One Argentinian dog has spent the past six years proving he’s a man’s best friend, even though that man is dead.
Capitán, a mutt who is some parts German Shepard, disappeared from his home in the small town of Villa Carlos Paz in the center of Argentina following the death of his owner, Miguel Guzmán, in March of 2006.
For days, nobody in Guzmán’s family noticed the absence of the dog, a surprise gift the man had given his young son, Damián, in the middle of 2005.
That was, until the family visited Miguel’s grave at a municipal cemetery.
“Damián started to shout that it was Capitán and the dog came toward us barking, as if he were crying,” Guzmán’s wife, Verónica Moreno, told La Voz del Interior, a large Spanish-language newspaper published in the Argentinian province of Córdoba.
Even though the family called to the dog, he stayed by his master’s grave.
This surprised them: Miguel had passed away in a hospital in the city and his body was taken to a funeral home far away from their residence. None of the family members recalled the dog following them to the cemetery before.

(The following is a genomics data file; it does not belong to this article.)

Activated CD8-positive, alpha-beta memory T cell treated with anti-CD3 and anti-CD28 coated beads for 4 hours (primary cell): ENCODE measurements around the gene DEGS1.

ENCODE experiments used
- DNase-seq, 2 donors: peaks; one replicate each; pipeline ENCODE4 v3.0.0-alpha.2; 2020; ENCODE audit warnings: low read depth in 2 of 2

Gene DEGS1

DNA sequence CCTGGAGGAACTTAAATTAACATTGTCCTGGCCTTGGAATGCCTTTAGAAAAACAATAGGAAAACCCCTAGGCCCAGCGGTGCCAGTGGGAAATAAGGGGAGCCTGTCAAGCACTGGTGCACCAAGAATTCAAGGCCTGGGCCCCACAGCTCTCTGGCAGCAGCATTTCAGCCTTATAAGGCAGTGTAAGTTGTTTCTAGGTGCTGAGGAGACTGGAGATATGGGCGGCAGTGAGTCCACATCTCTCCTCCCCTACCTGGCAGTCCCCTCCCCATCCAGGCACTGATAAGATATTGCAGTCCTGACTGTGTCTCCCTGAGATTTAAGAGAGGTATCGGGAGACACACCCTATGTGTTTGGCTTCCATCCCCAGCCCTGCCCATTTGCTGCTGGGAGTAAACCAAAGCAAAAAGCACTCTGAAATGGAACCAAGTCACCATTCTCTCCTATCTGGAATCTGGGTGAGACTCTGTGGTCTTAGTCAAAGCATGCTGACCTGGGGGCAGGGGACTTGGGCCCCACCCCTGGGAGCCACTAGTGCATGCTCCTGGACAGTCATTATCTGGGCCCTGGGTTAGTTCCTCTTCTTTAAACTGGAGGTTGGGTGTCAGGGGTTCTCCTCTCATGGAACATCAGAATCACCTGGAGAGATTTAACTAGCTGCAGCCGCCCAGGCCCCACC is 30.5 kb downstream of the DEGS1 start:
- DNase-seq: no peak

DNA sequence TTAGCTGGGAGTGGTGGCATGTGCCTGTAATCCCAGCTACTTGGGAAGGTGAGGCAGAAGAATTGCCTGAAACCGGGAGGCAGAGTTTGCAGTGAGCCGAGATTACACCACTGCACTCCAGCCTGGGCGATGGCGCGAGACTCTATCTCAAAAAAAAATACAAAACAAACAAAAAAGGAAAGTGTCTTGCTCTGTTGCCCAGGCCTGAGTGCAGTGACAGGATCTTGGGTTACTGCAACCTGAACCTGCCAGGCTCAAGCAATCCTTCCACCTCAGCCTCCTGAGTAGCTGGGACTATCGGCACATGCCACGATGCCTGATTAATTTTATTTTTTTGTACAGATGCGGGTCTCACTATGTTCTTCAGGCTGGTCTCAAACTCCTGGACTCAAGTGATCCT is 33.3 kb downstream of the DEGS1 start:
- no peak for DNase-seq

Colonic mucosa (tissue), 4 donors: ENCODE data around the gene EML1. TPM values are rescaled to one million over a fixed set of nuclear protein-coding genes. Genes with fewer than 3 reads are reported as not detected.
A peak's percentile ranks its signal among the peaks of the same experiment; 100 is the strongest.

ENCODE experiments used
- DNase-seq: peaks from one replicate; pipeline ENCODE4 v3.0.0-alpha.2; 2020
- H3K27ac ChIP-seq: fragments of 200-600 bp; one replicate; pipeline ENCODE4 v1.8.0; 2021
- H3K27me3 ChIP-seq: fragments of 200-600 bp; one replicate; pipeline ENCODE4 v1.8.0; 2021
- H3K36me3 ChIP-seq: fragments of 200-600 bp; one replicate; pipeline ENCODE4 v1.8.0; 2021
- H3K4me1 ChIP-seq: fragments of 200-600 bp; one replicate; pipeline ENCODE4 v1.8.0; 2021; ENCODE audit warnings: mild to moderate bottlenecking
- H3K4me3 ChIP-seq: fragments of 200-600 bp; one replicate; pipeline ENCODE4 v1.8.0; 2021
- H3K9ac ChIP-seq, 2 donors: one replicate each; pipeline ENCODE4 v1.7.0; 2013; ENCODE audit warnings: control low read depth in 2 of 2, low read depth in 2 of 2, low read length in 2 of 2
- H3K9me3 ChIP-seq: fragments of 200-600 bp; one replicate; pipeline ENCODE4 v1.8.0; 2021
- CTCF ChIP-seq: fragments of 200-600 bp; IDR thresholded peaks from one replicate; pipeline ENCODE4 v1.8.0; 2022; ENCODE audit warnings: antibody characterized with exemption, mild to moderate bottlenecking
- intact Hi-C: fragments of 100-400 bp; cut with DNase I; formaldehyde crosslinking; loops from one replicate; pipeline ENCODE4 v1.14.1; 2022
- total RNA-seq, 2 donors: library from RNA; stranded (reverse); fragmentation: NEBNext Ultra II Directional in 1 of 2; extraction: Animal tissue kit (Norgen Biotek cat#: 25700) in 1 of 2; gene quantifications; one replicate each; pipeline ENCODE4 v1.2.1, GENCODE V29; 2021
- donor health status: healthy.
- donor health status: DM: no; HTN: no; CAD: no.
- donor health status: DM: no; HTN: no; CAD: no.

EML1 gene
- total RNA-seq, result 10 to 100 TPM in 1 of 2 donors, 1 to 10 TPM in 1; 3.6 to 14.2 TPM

“The next Sunday we went to visit Miguel’s grave and the dog was there. This time he followed us when we returned, because we had walked. He stayed with us at home for a while but later went back to the cemetery,” Verónica said.
He has made that cemetery his home for the past six years.
Verónica told La Voz that she didn’t really like the dog when he was living with her. Even when he was brought home as a gift, the woman thought he would cause too much extra housework.
But now that she’s seen the dog stand so loyally by her husband’s grave, she says she views the mutt more sympathetically.
On top of all this, the municipal cemetery’s director, Héctor Baccega, says the dog has a special sense for Miguel and a very particular schedule.
The first time Baccega saw the dog, he arrived at the cemetery alone. The dog then did a couple of laps around the place before finding his master’s grave — all on his own.
“And that’s not all,” Baccega said. “Every day, at six in the evening, he lies in the front of (Miguel’s) grave.”
And even though the dog’s other owner, 13-year-old Damián, fondly remembers receiving Capitán as a puppy when he was a kid, he told the paper he is fine with Capitán’s new living arrangements.
“If he wants to stay there, it’s fine that he remains: he’s taking care of my dad,” he said.